Interview: Seth Rosenfeld, Author Of 'Subversives' Journalist Seth Rosenfeld spent three decades pursuing government documents about the FBI's undercover operation in Berkeley, Calif., during the student protest movements in the '60s. His book details how the FBI "used dirty tricks to stifle dissent on campus" and influenced Ronald Reagan's politics.

Student 'Subversives' And The FBI's 'Dirty Tricks'

Student 'Subversives' And The FBI's 'Dirty Tricks'

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Mario Savio, shown here at a victory rally in UC Berkeley's Sproul Plaza on Dec. 9, 1964, was the face of the free speech movement. AP hide caption

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Mario Savio, shown here at a victory rally in UC Berkeley's Sproul Plaza on Dec. 9, 1964, was the face of the free speech movement.


This interview was originally broadcast on Aug. 21, 2012.

In 1964, students at the University of California, Berkeley, formed a protest movement to repeal a campus rule banning students from engaging in political activities.

Then-FBI Director J. Edgar Hoover suspected the free speech movement to be evidence of a Communist plot to disrupt U.S. campuses. He "had long been concerned about alleged subversion within the education field," journalist Seth Rosenfeld tells Fresh Air's Terry Gross.

So Hoover ordered his agents to look into whether the movement was subversive. When they returned and said that it wasn't, Hoover not only continued to investigate the group but also used "dirty tricks to stifle dissent on the campus," according to Rosenfeld.

The FBI's War on Student Radicals, and Reagan's Rise to Power
By Seth Rosenfeld

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Rosenfeld's book, Subversives: The FBI's War on Student Radicals and Reagan's Rise to Power, is now out in paperback. It details how the FBI employed fake reporters to plant ideas and shape public opinion about the student movement; how they planted stories with real reporters; and how they even managed — with the help of then-Gov. Ronald Reagan — to get the UC Berkeley's President Clark Kerr fired.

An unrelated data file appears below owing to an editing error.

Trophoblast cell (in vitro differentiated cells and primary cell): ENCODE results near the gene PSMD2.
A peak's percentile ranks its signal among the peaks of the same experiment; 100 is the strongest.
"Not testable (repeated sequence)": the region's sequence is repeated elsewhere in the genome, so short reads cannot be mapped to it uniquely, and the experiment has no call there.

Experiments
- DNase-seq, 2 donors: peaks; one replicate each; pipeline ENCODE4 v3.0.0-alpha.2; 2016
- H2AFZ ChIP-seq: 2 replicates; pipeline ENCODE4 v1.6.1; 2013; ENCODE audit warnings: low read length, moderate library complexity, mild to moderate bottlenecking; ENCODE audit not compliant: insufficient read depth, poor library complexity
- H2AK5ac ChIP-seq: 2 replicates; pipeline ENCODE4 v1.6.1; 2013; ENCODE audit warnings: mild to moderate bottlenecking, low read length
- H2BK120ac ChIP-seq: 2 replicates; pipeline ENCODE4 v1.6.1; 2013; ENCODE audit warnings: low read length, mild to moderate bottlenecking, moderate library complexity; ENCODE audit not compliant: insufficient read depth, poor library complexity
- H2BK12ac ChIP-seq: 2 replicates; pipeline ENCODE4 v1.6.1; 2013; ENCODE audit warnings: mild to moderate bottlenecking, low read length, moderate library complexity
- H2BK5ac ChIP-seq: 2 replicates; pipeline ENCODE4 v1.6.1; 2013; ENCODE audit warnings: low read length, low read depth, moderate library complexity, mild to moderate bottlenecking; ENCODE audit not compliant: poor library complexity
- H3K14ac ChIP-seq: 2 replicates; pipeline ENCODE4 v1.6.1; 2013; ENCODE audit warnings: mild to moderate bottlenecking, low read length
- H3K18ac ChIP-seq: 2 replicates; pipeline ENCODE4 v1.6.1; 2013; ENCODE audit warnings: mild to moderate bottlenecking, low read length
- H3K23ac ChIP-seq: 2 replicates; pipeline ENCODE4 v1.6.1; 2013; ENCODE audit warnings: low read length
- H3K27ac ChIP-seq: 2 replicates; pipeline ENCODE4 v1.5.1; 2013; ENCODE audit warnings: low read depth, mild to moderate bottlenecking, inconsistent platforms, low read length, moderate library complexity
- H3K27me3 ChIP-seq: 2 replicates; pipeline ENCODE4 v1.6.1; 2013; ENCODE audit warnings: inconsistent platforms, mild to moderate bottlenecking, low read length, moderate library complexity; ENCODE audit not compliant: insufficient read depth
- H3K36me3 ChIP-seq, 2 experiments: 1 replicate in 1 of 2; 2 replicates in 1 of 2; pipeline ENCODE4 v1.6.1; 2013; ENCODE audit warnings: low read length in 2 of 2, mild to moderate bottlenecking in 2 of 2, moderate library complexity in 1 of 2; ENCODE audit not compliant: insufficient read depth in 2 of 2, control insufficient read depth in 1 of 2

To research the book, Rosenfeld pored over 300,000 pages of records obtained over 30 years from five lengthy Freedom of Information Act lawsuits against the FBI.

The records "show that during the Cold War, the FBI sought to change the course of history by secretly interceding in events, by manipulating public opinion and taking sides in partisan politics," Rosenfeld says.

The book also details how the FBI influenced Reagan's politics as president of the Screen Actors Guild, governor of California and finally as president.

Rosenfeld, a freelance journalist based in San Francisco, was a reporter for the San Francisco Examiner and the San Francisco Chronicle for 25 years and is a winner of the George Polk Award.

Interview Highlights

On the FBI's interest in the free speech movement

"[FBI Director] Hoover instantly ordered a major investigation of the free speech movement and assigned a lot of agents to look into it and whether it was a subversive plot. And they determined that while there were a few Communists and socialists involved in the protest, it would have happened anyway, because it was really just a protest about this campus rule [a rule banning students from political engagement]. His agents repeatedly told [Hoover] that it would have happened anyway."